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09-30-2004, 02:12 AM #1Patrick Guest
Ford Center: Blazers making a mistake
Okay, this is flat out ridiculous. For Blazer's games, the upper deck will now be curtained off making a more "intimate" setting. Sounds to me like it's going to give out-of-towners a lot smaller perception of our arena. I don't like this move. Lund states: "It's electronic, and if you haven't been in the Ford Center before, you won't even know the upper bowl exists." Yeah, and if you've never been in the Ford Center before, you might never come back, because you'll rule that it's a small hick arena! We need to show all 18,000 seats in the Ford Center. Who knows......stars might come to a Blazer's game to check out our arena. You never know who's coming.
I can see having a curtain for smaller acts that might want to create a more intimate setting, but I think for Blazer's hockey we need to open up the arena. Otherwise, they might as well go back to playing across the street.
This statement makes me sick: "But our marketing plan is that our game is sold out when that 10,200th ticket is sold. This will create a much better atmosphere, and it certainly increases the ticket demand."
Why shoot for such a low number?
What do you think?
"New curtain should add intimacy for Blazers fans
By Bob Hersom
Oklahoma City and the Blazers are downsizing the Ford Center.
The city and SMG, which operates the Ford Center, are installing a curtain that will encircle and cover the uppermost level of the arena. The curtain, expected to be installed in time for the Blazers' season opener Oct. 22, will be used when events dictate a more intimate setting in the 20,000-seat arena.
In the Blazers' first two seasons at the Ford Center, the arena capacity for hockey was 18,100. With the curtain, capacity will be 10,200. The Blazers' average home attendance at the arena has been 8,763 last season and 8,988 in 2002-2003.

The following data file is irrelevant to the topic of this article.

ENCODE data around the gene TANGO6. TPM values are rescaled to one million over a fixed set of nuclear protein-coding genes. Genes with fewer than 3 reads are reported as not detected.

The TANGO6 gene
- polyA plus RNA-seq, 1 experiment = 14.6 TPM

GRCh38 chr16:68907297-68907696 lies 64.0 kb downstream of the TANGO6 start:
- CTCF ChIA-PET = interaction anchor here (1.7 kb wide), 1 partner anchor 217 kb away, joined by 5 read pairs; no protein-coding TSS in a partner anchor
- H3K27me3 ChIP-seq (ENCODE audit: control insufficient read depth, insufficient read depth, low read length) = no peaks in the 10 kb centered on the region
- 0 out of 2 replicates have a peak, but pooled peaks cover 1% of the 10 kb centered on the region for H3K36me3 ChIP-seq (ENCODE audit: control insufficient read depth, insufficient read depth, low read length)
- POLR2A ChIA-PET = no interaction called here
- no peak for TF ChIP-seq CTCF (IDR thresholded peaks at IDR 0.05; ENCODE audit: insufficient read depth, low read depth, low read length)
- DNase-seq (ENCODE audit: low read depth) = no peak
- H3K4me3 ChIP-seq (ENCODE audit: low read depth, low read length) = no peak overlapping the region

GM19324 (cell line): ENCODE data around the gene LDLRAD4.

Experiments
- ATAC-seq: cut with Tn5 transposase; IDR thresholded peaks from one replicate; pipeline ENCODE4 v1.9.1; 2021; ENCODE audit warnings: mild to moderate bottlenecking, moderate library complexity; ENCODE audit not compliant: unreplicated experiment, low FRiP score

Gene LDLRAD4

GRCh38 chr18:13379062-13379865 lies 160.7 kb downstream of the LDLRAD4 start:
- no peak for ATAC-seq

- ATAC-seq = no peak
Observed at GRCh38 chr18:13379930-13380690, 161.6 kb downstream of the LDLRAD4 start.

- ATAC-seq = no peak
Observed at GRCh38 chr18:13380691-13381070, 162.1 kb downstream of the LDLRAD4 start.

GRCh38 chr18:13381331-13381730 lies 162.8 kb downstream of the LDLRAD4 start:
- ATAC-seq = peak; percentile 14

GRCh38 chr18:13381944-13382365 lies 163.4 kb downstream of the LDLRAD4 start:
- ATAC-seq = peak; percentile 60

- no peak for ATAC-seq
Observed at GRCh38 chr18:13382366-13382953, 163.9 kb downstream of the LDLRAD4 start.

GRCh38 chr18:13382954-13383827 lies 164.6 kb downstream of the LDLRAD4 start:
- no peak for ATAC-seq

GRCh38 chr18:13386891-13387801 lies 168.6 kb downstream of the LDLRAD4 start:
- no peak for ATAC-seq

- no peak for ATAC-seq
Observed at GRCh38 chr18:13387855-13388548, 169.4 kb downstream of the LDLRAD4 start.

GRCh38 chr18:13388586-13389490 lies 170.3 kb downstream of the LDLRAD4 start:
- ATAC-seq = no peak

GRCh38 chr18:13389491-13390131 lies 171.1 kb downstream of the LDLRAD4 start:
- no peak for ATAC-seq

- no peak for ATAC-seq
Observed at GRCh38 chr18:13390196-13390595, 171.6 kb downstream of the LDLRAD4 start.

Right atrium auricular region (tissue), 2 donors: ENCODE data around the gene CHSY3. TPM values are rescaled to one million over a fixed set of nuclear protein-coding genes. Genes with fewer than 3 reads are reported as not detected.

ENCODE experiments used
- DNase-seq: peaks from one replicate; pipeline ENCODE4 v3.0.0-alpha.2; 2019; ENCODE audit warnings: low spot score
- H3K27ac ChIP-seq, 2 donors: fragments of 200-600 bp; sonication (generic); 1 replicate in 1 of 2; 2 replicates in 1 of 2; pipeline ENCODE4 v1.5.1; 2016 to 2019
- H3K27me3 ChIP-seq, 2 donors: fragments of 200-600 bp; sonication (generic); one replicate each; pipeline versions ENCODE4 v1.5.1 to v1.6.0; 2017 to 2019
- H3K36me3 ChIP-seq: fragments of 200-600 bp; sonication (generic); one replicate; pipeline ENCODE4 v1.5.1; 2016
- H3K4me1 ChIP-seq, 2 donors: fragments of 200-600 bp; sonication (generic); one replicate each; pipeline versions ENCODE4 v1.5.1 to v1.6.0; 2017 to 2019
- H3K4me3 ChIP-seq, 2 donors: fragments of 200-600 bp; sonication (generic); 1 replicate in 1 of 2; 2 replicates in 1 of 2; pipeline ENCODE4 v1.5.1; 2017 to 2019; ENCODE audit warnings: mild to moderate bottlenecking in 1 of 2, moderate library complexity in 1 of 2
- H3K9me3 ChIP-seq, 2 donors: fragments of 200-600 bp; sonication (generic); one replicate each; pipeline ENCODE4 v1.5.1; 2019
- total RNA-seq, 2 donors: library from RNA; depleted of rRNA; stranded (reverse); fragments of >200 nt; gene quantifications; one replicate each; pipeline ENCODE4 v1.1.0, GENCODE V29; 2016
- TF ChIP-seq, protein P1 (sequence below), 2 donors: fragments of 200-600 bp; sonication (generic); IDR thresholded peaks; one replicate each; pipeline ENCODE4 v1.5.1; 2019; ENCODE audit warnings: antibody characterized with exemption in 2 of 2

"Our plan for the coming season is to have the curtain up for all games," said Brad Lund, Express Sports CEO. "If we ever did take part or all of the curtain away it would be for special events.
"But our marketing plan is that our game is sold out when that 10,200th ticket is sold. This will create a much better atmosphere, and it certainly increases the ticket demand."
Lund said no other Central Hockey League teams have curtained-off areas in their home arenas.
"But I would say the vast majority of the new arenas across the country have curtain systems," Lund said. "There are a lot of acts out there, whether it's a concert, a circus or a rodeo, that draw 3,000 to 10,000 people that will avoid a facility like the Ford Center because they don't want any empty seats. They want to create that same ticket demand I'm talking about."
Lund said the Blazers will not have the arena's upper bowl opened unless they know "weeks in advance" that a large crowd is expected. Those nights may include a bobblehead giveaway night or two, and a post-game concert featuring a Christian or country group.
"In this day and age in the entertainment business," Lund said, "it's competitive out there. If you only just market to the sports fan or the hockey fan, you'll eventually go out (of) business."
First-time visitors to the Ford Center, Lund said, may not even notice the curtain.
"It's custom designed. It's not a tarp. It's not just a wall of black," Lund said. "I believe it was in the original specs for the arena. It's electronic, and if you haven't been in the Ford Center before, you won't even know the upper bowl exists."
Blazers sign three
The Blazers' preseason roster reached 24 players Tuesday when three more were signed: defenseman Cameron Breitkreuz and forward Justin Kot and Dan Buccella.
Breitkreuz and Kot played for Oklahoma City last season. Buccella had 25 goals and 24 assists in 56 games for Huntsville of the Southeastern Hockey League last year. "
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